Budget 2016: The winners and losers

Which groups will benefit from George Osborne's new budget and who are the unlucky ones set to lose out?

The Chancellor of the Exchequer George Osborne. Picture: Stuart C. Wilson/Getty Images


- Oil and gas industry: The Chancellor threw a lifeline to an industry under pressure from tumbling global prices, with tax cuts worth £1 billion over five years.

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- Income tax payers: The threshold at which people start paying income tax will rise to £11,500 and the higher rate threshold to £40,000, taking 1.3 million individuals out of tax altogether. By 2017-18, a typical basic rate taxpayer will be paying £1,005 less and a higher rate taxpayer £1,118 less than in 2010.

- Corporation tax payers: The levy on businesses is being cut to 17 per cent – the lowest rate in the G20. Cuts to the tax are worth a total of almost £15 billion a year to business by 2020.

- Small businesses: The 100 per cent exemption from business rates is being extended from properties with a rateable value of £6,000 to £12,000, and being made permanent, with a tapered rate of relief for those worth up to £15,000. This will mean 600,000 businesses paying no rates.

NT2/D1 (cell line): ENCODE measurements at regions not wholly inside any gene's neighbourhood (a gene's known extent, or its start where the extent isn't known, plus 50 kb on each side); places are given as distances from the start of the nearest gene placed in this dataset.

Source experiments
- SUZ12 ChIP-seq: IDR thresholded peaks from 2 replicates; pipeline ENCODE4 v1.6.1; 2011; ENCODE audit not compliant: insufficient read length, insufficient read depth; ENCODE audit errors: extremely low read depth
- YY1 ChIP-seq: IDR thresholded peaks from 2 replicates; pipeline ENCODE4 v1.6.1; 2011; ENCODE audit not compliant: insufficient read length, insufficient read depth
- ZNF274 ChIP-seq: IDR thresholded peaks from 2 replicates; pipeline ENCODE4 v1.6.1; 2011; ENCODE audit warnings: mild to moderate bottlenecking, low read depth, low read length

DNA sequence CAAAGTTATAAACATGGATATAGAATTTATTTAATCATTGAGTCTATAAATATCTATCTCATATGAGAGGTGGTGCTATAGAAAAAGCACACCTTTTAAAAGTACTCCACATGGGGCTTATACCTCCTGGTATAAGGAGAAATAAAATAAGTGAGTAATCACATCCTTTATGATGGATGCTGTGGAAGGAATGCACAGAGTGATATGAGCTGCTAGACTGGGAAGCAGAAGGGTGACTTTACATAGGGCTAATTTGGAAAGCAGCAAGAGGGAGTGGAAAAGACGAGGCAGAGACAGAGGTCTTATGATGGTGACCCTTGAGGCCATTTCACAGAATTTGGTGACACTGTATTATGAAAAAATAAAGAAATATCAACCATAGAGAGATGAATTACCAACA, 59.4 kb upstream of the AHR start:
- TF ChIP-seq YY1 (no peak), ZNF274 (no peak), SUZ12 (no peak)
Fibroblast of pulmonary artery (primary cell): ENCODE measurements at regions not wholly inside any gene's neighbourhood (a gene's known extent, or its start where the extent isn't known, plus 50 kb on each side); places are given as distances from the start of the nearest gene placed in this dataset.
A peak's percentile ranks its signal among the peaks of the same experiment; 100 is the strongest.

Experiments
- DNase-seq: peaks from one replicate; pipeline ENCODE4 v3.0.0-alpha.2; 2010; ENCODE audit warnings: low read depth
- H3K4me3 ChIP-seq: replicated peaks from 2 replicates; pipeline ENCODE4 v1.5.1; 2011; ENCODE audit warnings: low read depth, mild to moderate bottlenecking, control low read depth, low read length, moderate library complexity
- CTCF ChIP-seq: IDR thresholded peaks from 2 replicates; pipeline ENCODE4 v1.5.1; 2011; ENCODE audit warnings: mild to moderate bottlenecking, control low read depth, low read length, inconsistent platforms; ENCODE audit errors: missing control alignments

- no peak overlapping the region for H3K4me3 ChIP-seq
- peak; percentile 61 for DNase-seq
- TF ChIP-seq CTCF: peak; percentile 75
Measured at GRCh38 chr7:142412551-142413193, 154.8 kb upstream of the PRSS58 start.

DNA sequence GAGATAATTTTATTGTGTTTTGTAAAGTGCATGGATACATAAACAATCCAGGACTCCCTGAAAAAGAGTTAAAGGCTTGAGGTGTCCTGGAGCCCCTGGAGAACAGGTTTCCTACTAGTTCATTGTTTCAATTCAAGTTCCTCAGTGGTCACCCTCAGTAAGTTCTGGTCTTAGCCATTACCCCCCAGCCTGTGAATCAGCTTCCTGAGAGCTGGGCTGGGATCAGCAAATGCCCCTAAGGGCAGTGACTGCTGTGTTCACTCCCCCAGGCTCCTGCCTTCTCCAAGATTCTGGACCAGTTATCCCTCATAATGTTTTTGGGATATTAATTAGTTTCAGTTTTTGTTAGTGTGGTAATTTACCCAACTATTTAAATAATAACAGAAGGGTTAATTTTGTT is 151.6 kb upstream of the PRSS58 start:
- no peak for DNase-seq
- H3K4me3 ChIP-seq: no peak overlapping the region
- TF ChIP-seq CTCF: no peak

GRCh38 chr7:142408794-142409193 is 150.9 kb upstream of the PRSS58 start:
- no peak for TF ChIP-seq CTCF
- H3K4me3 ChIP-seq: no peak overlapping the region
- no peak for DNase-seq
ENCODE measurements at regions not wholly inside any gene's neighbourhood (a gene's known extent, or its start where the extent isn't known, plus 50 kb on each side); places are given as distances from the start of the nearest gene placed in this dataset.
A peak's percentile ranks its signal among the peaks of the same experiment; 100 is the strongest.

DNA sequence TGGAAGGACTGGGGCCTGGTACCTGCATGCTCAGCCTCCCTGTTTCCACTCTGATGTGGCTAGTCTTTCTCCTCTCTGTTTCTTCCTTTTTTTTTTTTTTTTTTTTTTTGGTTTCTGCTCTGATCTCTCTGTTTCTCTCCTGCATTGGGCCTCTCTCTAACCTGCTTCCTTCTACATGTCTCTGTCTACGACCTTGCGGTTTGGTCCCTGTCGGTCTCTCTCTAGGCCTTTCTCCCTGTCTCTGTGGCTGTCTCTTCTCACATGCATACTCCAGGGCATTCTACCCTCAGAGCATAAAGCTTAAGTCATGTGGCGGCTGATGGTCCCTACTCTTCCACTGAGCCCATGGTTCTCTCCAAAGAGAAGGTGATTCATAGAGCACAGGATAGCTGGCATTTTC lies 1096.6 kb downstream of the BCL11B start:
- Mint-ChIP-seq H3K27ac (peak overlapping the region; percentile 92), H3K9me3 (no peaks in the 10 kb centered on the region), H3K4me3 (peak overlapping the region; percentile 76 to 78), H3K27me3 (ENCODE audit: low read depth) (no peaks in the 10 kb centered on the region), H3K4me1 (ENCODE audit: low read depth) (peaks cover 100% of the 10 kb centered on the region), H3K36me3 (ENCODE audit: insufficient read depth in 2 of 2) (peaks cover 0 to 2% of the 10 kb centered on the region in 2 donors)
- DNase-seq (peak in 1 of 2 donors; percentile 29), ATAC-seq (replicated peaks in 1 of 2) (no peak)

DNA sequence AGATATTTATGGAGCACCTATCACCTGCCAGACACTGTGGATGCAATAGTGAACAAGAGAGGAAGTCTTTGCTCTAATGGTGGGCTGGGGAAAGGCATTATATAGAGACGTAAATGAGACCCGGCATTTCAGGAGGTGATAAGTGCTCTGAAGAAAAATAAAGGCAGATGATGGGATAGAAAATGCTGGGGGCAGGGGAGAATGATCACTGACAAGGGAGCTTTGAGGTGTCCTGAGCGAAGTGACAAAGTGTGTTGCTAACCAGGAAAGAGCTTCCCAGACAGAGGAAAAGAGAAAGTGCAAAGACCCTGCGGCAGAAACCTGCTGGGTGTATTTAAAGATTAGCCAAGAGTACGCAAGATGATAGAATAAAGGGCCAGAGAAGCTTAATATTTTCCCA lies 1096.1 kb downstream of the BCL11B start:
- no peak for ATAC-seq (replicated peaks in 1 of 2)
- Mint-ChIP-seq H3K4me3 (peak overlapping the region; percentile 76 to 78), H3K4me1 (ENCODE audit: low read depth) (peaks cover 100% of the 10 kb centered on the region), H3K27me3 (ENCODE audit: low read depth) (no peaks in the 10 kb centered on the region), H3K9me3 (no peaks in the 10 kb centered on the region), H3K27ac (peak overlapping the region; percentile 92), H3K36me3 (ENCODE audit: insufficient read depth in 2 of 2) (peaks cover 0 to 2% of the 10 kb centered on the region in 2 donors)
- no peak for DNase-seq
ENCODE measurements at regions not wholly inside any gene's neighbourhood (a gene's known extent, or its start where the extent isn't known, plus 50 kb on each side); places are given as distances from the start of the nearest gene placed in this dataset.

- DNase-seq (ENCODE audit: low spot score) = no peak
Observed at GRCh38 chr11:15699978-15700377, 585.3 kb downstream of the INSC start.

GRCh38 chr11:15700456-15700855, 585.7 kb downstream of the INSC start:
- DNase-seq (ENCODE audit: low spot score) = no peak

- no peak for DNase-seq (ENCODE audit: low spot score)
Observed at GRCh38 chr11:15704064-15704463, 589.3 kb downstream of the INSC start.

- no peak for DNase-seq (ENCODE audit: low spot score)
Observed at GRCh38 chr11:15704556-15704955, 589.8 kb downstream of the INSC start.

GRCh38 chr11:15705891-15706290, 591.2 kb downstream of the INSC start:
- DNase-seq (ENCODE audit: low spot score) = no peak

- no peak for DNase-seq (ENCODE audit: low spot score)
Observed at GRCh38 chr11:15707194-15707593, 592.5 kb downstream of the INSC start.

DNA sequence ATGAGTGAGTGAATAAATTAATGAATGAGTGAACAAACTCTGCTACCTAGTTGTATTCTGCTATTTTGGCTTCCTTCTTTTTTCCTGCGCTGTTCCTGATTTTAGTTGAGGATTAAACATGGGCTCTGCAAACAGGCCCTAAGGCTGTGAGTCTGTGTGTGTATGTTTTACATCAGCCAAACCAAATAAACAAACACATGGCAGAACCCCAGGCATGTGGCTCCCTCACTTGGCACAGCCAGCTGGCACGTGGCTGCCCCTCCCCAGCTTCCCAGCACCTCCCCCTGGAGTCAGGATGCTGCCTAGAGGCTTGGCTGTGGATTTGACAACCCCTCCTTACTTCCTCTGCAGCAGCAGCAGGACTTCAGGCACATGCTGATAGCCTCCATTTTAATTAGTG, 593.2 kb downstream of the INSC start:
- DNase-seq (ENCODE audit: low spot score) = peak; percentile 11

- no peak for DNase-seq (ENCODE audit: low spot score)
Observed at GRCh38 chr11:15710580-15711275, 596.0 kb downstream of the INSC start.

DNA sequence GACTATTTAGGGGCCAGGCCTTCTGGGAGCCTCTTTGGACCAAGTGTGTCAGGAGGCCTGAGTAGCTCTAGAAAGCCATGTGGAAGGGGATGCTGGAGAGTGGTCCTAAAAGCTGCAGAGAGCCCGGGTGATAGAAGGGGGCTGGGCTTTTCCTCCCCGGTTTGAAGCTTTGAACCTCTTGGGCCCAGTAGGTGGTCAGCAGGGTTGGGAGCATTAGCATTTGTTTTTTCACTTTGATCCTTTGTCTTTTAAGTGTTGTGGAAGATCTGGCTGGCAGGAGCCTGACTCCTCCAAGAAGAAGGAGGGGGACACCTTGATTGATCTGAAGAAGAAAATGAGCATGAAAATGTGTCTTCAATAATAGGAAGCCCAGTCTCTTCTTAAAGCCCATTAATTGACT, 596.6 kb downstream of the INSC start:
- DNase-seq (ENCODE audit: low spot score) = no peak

- Motorists: Yet again, Mr Osborne has frozen fuel duty, meaning van drivers will save £12 each time they fill their tank, compared to 2010.

- Beer, cider and spirit drinkers: Alcohol duty on these is frozen, saving drinkers £85 million a year if the benefit is passed on.

- Primary school sports classes: They will see their funding double thanks to money from the sugary drinks levy.

- AirBnB landlords: People who make money from their property via online sharing sites will be able to earn £1,000 tax-free.

- People saving for their first home: Under-40s will be able to open a new Lifetime Individual Savings Account (a “Lisa”), gaining a 25 per cent bonus from the government for savings of up to £4,000 a year towards buying a home.

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- The soft drinks industry: Rather than imposing a blanket sugar tax, Mr Osborne has hit drink manufacturers and importers with a new levy on high-sugar drinks expected to bring in £520 million a year.

- Public sector employers: They are facing a £2 billion increase in the cost of providing pensions to workers from 2019-20.

- Wine drinkers: The tax on a 75cl bottle rises to £2.09 in line with inflation.

- Smokers who roll their own: An above-inflation hike worth £10 million a year is targeted at self-rolling tobacco.

- Overseas traders: Traders using websites like Amazon and eBay to sell goods from abroad will face de-listing if they do not pay VAT in the UK.


The G&T set: Lovers of gin and tonic will have been cheered by the freeze on duties on spirits, only to find that the new soft drinks levy will hit their favourite mixer.